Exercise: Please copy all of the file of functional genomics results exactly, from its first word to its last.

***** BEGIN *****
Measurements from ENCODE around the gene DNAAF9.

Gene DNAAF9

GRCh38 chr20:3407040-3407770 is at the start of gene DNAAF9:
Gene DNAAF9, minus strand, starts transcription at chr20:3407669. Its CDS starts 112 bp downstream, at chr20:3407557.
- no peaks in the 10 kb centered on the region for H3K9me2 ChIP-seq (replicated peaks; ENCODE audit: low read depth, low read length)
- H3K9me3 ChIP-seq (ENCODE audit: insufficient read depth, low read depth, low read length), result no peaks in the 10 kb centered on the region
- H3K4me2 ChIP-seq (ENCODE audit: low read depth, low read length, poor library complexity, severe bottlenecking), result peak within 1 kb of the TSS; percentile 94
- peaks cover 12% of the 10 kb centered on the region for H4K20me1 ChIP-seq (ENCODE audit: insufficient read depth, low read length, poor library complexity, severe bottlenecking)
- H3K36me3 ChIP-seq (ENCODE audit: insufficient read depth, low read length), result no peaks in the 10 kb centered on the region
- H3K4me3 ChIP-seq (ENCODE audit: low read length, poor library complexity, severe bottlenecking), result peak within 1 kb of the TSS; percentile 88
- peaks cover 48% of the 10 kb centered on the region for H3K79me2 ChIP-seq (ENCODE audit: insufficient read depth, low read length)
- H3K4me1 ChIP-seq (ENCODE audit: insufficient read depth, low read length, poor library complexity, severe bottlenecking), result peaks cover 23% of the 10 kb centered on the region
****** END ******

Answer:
Measurements from ENCODE around the gene DNAAF9.

Gene DNAAF9

GRCh38 chr20:3407040-3407770 is at the start of gene DNAAF9:
Gene DNAAF9, minus strand, starts transcription at chr20:3407669. Its CDS starts 112 bp downstream, at chr20:3407557.
- no peaks in the 10 kb centered on the region for H3K9me2 ChIP-seq (replicated peaks; ENCODE audit: low read depth, low read length)
- H3K9me3 ChIP-seq (ENCODE audit: insufficient read depth, low read depth, low read length), result no peaks in the 10 kb centered on the region
- H3K4me2 ChIP-seq (ENCODE audit: low read depth, low read length, poor library complexity, severe bottlenecking), result peak within 1 kb of the TSS; percentile 94
- peaks cover 12% of the 10 kb centered on the region for H4K20me1 ChIP-seq (ENCODE audit: insufficient read depth, low read length, poor library complexity, severe bottlenecking)
- H3K36me3 ChIP-seq (ENCODE audit: insufficient read depth, low read length), result no peaks in the 10 kb centered on the region
- H3K4me3 ChIP-seq (ENCODE audit: low read length, poor library complexity, severe bottlenecking), result peak within 1 kb of the TSS; percentile 88
- peaks cover 48% of the 10 kb centered on the region for H3K79me2 ChIP-seq (ENCODE audit: insufficient read depth, low read length)
- H3K4me1 ChIP-seq (ENCODE audit: insufficient read depth, low read length, poor library complexity, severe bottlenecking), result peaks cover 23% of the 10 kb centered on the region